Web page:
Concentration of CO2 in the Atmosphere

The Skin of Our Teeth

John Bos

The program book cover John Bos designed for the play, The Skin of Our Teeth, as publicity director for Arena Stage in Washington, DC in 1965. (Courtesy photo)

The phrase Thornton Wilder used for the title of his play, The Skin of Our Teeth, comes from the King James Bible, Job 19:20, “My bone cleaveth to my skin and to my flesh, and I am escaped with the skin of my teeth.”

Written in 1942, less than a month after the Japanese attack on Pearl Harbor on December 7, 1941, Wilder broke from established theatrical conventions and walked off with the 1943 Pulitzer Prize for Drama. The Skin of Our Teeth “spoke” to its audience at the time.

Combining farce, burlesque, satire and elements of a comic strip, Wilder depicts an Everyman Family as it narrowly escapes one end-of-the-world disaster after another, from the Ice Age to flood to war. This was the message I asked our graphic designer to capture for the program book cover for the 1965 production of The Skin of Our Teeth at Arena Stage in Washington, DC where I was the publicity director.

Wilder also wrote “the whole world’s at sixes and sevens, and why the house hasn’t fallen down about our ears long ago is a miracle to me.” If he were still writing today, he would be speaking to the big one – our climate crisis.

People have different ways of comprehending the future. Climate scientists not only seek certifiable clues about the future of our environment, but compare those clues to the reality of the past. For millions of climate refugees seeking a more hospitable climate, it’s one day at a time. They don’t need “proof” that their world is at sixes and sevens. Nor does the fossil fuel industry want proof that their world is at sixes and sevens. Those are not good numbers for the bottom line.

So, that world of extraction at the expense of our environment has found a new way to fend off those pesky climate scientists by greenwashing. While spending millions on campaigns trumpeting token low carbon projects, these companies have worked to rehabilitate the environmental image of fossil fuels while continuing to expand their core businesses of oil, gas and coal.

They publicize “net-zero” ambitions and sustainability targets that rarely align with the Paris Agreement goals. They have invested in reputational advertising that shifts the conversation to action by consumers and governments, positions them as trusted partners to wider society and promotes a misleading image of the role fossil fuel companies might play in the climate solution. The role these corporations have actively played in America’s failure so far to meet the Paris Climate Agreements of 1.5°C (2.7°F) target viable has transnational repercussions.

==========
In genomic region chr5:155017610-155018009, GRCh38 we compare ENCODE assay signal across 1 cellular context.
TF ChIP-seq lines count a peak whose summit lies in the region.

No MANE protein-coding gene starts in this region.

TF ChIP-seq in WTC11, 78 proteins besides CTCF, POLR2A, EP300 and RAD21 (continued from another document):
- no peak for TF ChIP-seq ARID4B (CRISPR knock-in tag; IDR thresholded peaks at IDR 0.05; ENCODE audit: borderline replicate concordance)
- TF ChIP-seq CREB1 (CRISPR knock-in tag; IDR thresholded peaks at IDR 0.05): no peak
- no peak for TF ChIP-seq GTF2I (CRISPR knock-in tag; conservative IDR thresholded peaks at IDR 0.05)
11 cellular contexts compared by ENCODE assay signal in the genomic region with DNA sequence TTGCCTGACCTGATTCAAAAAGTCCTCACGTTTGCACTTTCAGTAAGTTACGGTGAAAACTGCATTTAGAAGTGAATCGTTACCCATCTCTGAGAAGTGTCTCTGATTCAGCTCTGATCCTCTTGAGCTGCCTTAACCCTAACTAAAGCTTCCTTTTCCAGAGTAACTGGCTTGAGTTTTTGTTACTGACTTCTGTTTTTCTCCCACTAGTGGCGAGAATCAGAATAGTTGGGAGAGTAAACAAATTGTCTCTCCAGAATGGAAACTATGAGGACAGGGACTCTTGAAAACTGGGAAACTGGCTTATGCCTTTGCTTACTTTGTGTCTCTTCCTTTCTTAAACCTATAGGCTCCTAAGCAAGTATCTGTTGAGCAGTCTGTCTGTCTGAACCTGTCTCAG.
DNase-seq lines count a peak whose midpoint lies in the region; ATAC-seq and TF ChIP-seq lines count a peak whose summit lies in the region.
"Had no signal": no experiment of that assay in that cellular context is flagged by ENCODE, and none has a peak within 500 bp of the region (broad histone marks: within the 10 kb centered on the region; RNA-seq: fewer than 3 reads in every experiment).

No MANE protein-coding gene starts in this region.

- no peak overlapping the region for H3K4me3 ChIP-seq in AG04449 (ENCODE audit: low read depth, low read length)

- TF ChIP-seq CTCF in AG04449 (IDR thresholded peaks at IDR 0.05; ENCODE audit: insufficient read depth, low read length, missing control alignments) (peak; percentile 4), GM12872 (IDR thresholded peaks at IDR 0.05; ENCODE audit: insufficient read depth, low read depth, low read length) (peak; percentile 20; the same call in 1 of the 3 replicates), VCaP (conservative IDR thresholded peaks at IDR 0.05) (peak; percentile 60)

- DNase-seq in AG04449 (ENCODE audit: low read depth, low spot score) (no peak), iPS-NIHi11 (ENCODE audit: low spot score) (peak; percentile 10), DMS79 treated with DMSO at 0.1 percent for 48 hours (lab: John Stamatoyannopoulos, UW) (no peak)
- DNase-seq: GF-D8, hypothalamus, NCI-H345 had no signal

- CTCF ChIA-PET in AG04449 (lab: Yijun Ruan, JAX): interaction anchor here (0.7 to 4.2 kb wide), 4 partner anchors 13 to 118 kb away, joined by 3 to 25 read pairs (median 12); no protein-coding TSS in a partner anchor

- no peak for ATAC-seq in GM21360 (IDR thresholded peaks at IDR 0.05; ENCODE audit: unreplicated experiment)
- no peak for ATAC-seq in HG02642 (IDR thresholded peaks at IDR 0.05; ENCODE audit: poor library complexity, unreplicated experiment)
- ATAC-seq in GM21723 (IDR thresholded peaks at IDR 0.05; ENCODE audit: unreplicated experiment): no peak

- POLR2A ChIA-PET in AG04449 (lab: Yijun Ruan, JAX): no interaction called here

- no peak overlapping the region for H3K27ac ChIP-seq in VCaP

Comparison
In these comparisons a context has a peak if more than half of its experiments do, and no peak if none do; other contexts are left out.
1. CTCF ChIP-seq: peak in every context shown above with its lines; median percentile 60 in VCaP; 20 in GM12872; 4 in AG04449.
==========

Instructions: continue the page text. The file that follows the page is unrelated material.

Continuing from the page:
The Paris Agreement’s long-term temperature goal was to keep the rise in mean global temperature to well below 2 °C (3.6 °F) but still above pre-industrial levels. It really wanted to limit the increase to 1.5 °C (2.7 °F) as soon as possible and to reach net-zero by the middle of the 21st century. That would be 2050.

A caveat. As someone who spends a lot of time researching and writing about the multiple challenges facing America today, I know the world has, by and large, adopted the “net zero by 2050” as its de facto climate goal. But I see two fatal flaws in the language of this goal. The first is “net zero.” The second is “by 2050.”

Net zero is a phrase the represents our fervent belief that technology will somehow suck up all that nasty CO2 while allowing we the people and the fossil fuel industry to continue business as usual. Nothing I can find tells me that this nascent technology can come close to capturing the amount of greenhouse gases from the continuing use of fossil fuels for transportation, heating and electric power production.

The second flaw, to my way of thinking, is the phrase “by 2050.” This “deadline” feels way, way in the future to me. If you are reading this as a 50-year-old person, you will be 81 come 2050, one year shy of 30 years from today. I’m guessing that many people reading this article will no longer be living in 2050. So how does a date three decades from now deliver an immediate call-to-action? If I’m not going to be around in 30 years, why worry now about what may or may not happen to our environment after I’m gone?

I believe that 2050 is a “convenient” future date that allows the fossil fuel industries to keep on keeping on with the extraction of CO2, methane and other greenhouse gases while gaslighting the general public with its greenwashing marketing campaigns.

Charles Dicken’s famous first line in his classic The Tale of Two Cities wraps up the climate conundrum with his famous first line in, “It was the best of times, it was the worst of times, it was the age of wisdom, it was the age of foolishness, it was the epoch of belief, it was the epoch of incredulity, it was the season of light, it was the season of Darkness, it was the spring of hope, it was the winter of despair, we had everything before us, we had nothing before us, we were all going direct to Heaven, we were all going direct the other way.”

In what direction do you think we are heading? I believe we are living today in the world by the skin of our teeth.

John Bos writes his bi-weekly “Connecting the Dots” column for the Greenfield Recorder and is a contributing writer for Green Energy Times. He is the editor of a new children’s book After the Race. He can be reached at

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